Tracking Fossil Fuel Emissions with Carbon-14
Researchers from NOAA and the University of Colorado Boulder have devised a breakthrough method for estimating national emissions of carbon dioxide from fossil fuels using ambient air samples and a well-known isotope of carbon that scientists have relied on for decades to date archaeological sites.
In a paper published today in the Proceedings of the National Academy of Sciences, they report the first-ever national scale estimate of fossil-fuel derived carbon dioxide (CO2) emissions obtained by observing CO2 and its naturally occurring radioisotope, carbon-14, from air samples collected by NOAA’s Global Greenhouse Gas Reference Network.
Carbon-14, or 14C, a very rare isotope of carbon created largely by cosmic rays, has a half-life of 5,700 years. The carbon in fossil fuels has been buried for millions of years and therefore is completely devoid of 14C. Careful laboratory analysis can identify the degree of 14C-depletion of the CO2 in discrete air samples, which reflects the contribution from fossil fuel combustion and cement manufacturing (which also has no 14C), otherwise known as the “fossil CO2” contribution. Knowing the location, date and time when the air samples were taken, the research team used a model of atmospheric transport to disentangle the CO2 variations due to fossil fuel combustion from other natural sources and sinks, and traced the man-made variations to the fossil CO2 sources at the surface.
“This is a new, independent, and objective method for evaluating emission inventories that is based on what we actually observe in the atmosphere,” said lead author Sourish Basu, who was a CIRES scientist working at NOAA during the study and is now at NASA’s Goddard Space Flight Center in Maryland.
While the link between fossil CO2 emissions and atmospheric 14C has been known for many decades, the construction of a national-scale emission estimate based on atmospheric 14C required the simultaneous development of precise measurement techniques and an emissions estimation framework, largely spearheaded over the past 15 years by NOAA scientist John Miller and University of Colorado Boulder scientist Scott Lehman.
“Carbon-14 allows us to pull back the veil and isolate CO2 emitted from fossil fuel combustion,” said Lehman, one of the paper’s authors and a Senior Fellow of CU Boulder’s Institute of Alpine and Arctic Research. “It provides us with a tracer we can track to sources on the ground. We can then add these up and compare to other emissions estimates at various time and space scales.”
Accurately calculating emissions of carbon dioxide from burning fossil fuels has challenged scientists for years. The two primary methods in current use—“bottom up” inventories and “top down” atmospheric studies used in regional campaigns—each have their strengths and weaknesses.
"Bottom-up" estimates, such as those used in the U.S. Environmental Protection Agency’s (EPA) Inventory of U.S. Greenhouse Gas Emissions and Sinks, are developed by counting CO2 emissions from various processes and fuel types, and then scaling up emissions based on records of fossil fuel use. In contrast, "top-down" estimates are based on measured changes in the concentrations of emitted gases in the atmosphere and wind patterns connecting the surface source regions with the measurement locations.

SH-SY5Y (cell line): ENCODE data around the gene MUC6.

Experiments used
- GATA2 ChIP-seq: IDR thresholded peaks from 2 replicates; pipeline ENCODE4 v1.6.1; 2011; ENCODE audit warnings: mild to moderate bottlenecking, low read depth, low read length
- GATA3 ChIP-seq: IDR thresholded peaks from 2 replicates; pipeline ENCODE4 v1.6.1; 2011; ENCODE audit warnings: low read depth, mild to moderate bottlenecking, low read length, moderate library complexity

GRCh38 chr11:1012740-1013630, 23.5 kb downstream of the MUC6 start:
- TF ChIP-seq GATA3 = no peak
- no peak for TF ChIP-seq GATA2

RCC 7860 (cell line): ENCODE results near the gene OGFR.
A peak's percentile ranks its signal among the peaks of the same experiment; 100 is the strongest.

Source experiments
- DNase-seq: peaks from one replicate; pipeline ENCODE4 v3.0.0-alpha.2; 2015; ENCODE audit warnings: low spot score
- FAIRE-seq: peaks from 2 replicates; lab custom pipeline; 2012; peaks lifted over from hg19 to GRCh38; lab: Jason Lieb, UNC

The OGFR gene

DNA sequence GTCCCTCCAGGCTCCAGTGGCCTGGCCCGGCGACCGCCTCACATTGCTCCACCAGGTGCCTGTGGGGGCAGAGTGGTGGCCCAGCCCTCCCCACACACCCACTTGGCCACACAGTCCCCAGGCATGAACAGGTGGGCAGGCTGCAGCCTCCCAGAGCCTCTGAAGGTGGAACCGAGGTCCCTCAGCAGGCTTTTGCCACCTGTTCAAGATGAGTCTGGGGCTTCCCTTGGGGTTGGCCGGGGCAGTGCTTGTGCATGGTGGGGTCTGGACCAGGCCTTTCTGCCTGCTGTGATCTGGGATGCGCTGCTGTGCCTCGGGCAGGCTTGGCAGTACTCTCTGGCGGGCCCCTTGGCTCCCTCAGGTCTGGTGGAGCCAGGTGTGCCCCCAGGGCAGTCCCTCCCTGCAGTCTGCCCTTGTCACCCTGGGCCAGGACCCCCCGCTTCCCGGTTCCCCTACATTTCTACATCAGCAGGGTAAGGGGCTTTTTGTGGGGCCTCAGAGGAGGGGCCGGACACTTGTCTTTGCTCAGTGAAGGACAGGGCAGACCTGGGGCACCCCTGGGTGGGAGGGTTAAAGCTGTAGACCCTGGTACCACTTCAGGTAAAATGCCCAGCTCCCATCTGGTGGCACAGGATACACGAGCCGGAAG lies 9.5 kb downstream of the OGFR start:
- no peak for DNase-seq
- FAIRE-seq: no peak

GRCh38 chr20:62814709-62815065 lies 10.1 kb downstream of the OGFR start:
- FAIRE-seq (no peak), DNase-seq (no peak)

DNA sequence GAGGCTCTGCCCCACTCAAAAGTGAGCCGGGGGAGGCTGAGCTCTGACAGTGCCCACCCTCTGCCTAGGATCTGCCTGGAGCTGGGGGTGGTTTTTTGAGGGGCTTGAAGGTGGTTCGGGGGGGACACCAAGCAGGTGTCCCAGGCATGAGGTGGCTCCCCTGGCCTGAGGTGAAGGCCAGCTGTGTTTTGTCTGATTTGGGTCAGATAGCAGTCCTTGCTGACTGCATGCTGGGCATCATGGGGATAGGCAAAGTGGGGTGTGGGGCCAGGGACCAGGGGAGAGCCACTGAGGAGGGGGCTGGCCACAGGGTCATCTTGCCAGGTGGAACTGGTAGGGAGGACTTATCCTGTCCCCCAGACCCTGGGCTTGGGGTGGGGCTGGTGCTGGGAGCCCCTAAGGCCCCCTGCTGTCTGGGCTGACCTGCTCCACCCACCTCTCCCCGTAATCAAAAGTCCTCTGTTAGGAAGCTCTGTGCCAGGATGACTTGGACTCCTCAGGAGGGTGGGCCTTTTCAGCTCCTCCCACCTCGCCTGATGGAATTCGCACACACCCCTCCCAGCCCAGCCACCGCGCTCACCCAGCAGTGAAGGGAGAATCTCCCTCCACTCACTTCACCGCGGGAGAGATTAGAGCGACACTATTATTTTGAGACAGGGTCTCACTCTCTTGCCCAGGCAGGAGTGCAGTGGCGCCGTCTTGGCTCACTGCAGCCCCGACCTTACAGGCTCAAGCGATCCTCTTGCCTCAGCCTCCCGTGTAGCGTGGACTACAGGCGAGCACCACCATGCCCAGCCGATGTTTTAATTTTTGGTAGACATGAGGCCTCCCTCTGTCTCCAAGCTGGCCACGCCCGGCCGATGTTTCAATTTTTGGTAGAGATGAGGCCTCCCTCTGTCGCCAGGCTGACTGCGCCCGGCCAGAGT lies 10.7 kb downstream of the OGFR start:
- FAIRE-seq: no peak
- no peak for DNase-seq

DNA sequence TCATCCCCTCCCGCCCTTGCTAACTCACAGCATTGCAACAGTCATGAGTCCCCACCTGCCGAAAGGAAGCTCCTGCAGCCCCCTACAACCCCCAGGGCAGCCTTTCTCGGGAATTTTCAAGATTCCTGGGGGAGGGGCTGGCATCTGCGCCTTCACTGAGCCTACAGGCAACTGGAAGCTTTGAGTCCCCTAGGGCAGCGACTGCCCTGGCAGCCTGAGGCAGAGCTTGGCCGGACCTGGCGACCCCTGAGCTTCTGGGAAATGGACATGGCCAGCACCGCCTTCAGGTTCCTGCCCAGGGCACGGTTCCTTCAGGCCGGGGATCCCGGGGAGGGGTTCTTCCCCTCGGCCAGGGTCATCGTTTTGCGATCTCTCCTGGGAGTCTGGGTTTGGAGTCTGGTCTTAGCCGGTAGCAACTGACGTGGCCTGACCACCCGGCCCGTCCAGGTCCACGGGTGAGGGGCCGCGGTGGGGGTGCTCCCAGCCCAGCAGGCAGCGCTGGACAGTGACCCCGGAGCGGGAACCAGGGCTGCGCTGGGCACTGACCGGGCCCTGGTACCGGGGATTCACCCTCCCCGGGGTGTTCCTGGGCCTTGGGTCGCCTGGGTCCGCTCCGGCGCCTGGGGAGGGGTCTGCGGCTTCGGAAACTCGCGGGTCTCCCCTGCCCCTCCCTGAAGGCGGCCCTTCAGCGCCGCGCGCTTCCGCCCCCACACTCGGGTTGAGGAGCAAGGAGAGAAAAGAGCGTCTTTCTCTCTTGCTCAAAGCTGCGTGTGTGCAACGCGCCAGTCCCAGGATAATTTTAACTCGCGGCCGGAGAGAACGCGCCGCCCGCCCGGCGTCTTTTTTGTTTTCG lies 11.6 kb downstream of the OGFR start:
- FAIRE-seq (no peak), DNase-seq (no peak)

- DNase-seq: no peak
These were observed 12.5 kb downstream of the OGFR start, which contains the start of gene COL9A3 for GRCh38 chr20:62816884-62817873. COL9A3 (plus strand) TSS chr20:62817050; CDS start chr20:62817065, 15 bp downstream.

Bottom-up inventories can provide more detail than top-down methods but their accuracy depends on the ability to track all emission processes and their intensities at all times, which is an intrinsically difficult task with uncertainties that are not readily quantified. Top-down studies are limited by the density of atmospheric measurements and our knowledge of atmospheric circulation patterns but implicitly account for all possible sectors of the economy that emit CO2.
The team constructed annual and monthly top-down fossil CO2 emission estimates for the U.S. for 2010, the first year with sufficient atmospheric samples to provide robust results. As one point of comparison, they compared their numbers to bottom-up estimates from a recent EPA report of 2010 emissions. The team’s estimate of the U.S. annual total 2010 emissions was 5 percent higher than EPA’s central estimate. The new estimate is also significantly higher than those from other inventories commonly used in global and regional CO2 research.
As these were the first estimates constructed using the new observing system, scientists cautioned that they should be considered provisional. Now they are busy applying the method to measurements from subsequent years, in order to determine if the differences they see are robust over time.
One of the benefits of this approach, according to the scientists, is that with an expanded 14C measurement network, there is the potential to calculate emissions from different regions—information that can augment EPA’s national totals. States such as California and collections of states such as the members of the eastern Regional Greenhouse Gases Initiative have created their own greenhouse gas mitigation targets, and the ability to independently evaluate regional emissions using top-down methods would help evaluate regional emissions reduction efforts.
“Independent verification of annual and regional totals and multi-year trends using independent methods like this would promote confidence in the accuracy of emissions reporting, and could help guide future emissions mitigation strategies,” said NOAA scientist John Miller.
The study was supported by NOAA, NASA, and the Department of Energy. Other members of the research team included scientists from Northern Arizona University and the University of California at Irvine.
This story was written by NOAA Communications.
CIRES is a partnership of NOAA and CU Boulder.
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